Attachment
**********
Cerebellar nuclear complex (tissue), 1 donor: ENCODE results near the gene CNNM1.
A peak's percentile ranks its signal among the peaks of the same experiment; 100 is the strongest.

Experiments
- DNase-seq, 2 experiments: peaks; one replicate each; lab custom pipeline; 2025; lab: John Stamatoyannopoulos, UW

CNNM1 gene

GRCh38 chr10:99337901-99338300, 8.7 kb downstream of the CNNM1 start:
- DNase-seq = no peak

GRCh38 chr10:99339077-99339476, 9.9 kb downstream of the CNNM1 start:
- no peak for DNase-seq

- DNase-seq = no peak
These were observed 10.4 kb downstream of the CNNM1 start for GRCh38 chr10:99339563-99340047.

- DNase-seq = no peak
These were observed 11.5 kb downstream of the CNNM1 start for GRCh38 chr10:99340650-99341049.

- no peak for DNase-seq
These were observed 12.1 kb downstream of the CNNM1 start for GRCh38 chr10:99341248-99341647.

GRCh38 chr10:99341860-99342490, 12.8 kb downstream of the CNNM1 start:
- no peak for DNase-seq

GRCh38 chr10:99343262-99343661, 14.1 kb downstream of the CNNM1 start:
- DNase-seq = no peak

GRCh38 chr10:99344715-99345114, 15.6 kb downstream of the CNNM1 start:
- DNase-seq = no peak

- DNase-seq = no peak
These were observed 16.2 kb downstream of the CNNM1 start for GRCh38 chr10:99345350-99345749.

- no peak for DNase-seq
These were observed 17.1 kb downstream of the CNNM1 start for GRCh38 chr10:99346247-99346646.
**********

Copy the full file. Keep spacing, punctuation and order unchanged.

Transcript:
Cerebellar nuclear complex (tissue), 1 donor: ENCODE results near the gene CNNM1.
A peak's percentile ranks its signal among the peaks of the same experiment; 100 is the strongest.

Experiments
- DNase-seq, 2 experiments: peaks; one replicate each; lab custom pipeline; 2025; lab: John Stamatoyannopoulos, UW

CNNM1 gene

GRCh38 chr10:99337901-99338300, 8.7 kb downstream of the CNNM1 start:
- DNase-seq = no peak

GRCh38 chr10:99339077-99339476, 9.9 kb downstream of the CNNM1 start:
- no peak for DNase-seq

- DNase-seq = no peak
These were observed 10.4 kb downstream of the CNNM1 start for GRCh38 chr10:99339563-99340047.

- DNase-seq = no peak
These were observed 11.5 kb downstream of the CNNM1 start for GRCh38 chr10:99340650-99341049.

- no peak for DNase-seq
These were observed 12.1 kb downstream of the CNNM1 start for GRCh38 chr10:99341248-99341647.

GRCh38 chr10:99341860-99342490, 12.8 kb downstream of the CNNM1 start:
- no peak for DNase-seq

GRCh38 chr10:99343262-99343661, 14.1 kb downstream of the CNNM1 start:
- DNase-seq = no peak

GRCh38 chr10:99344715-99345114, 15.6 kb downstream of the CNNM1 start:
- DNase-seq = no peak

- DNase-seq = no peak
These were observed 16.2 kb downstream of the CNNM1 start for GRCh38 chr10:99345350-99345749.

- no peak for DNase-seq
These were observed 17.1 kb downstream of the CNNM1 start for GRCh38 chr10:99346247-99346646.